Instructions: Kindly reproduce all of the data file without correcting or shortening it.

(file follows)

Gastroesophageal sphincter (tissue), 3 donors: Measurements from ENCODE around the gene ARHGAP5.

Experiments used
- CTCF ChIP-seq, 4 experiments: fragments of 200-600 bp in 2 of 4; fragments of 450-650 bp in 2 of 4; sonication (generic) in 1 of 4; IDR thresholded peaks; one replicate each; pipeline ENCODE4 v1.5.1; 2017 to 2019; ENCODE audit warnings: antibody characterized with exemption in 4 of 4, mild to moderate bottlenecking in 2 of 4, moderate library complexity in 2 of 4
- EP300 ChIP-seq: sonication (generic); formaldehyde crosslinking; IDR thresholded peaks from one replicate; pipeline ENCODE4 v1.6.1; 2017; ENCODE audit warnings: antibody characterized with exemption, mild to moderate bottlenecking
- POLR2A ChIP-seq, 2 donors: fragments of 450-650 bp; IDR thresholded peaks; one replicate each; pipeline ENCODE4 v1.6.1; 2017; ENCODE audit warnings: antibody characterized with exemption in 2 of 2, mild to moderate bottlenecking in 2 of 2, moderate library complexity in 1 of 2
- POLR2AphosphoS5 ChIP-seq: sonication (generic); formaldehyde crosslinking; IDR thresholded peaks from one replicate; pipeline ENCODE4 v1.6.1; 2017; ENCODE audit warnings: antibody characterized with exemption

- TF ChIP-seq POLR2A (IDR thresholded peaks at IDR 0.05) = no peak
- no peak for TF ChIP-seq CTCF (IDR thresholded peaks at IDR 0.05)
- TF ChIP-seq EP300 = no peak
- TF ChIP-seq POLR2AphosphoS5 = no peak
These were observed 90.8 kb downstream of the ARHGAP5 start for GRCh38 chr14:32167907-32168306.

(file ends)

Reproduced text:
Gastroesophageal sphincter (tissue), 3 donors: Measurements from ENCODE around the gene ARHGAP5.

Experiments used
- CTCF ChIP-seq, 4 experiments: fragments of 200-600 bp in 2 of 4; fragments of 450-650 bp in 2 of 4; sonication (generic) in 1 of 4; IDR thresholded peaks; one replicate each; pipeline ENCODE4 v1.5.1; 2017 to 2019; ENCODE audit warnings: antibody characterized with exemption in 4 of 4, mild to moderate bottlenecking in 2 of 4, moderate library complexity in 2 of 4
- EP300 ChIP-seq: sonication (generic); formaldehyde crosslinking; IDR thresholded peaks from one replicate; pipeline ENCODE4 v1.6.1; 2017; ENCODE audit warnings: antibody characterized with exemption, mild to moderate bottlenecking
- POLR2A ChIP-seq, 2 donors: fragments of 450-650 bp; IDR thresholded peaks; one replicate each; pipeline ENCODE4 v1.6.1; 2017; ENCODE audit warnings: antibody characterized with exemption in 2 of 2, mild to moderate bottlenecking in 2 of 2, moderate library complexity in 1 of 2
- POLR2AphosphoS5 ChIP-seq: sonication (generic); formaldehyde crosslinking; IDR thresholded peaks from one replicate; pipeline ENCODE4 v1.6.1; 2017; ENCODE audit warnings: antibody characterized with exemption

- TF ChIP-seq POLR2A (IDR thresholded peaks at IDR 0.05) = no peak
- no peak for TF ChIP-seq CTCF (IDR thresholded peaks at IDR 0.05)
- TF ChIP-seq EP300 = no peak
- TF ChIP-seq POLR2AphosphoS5 = no peak
These were observed 90.8 kb downstream of the ARHGAP5 start for GRCh38 chr14:32167907-32168306.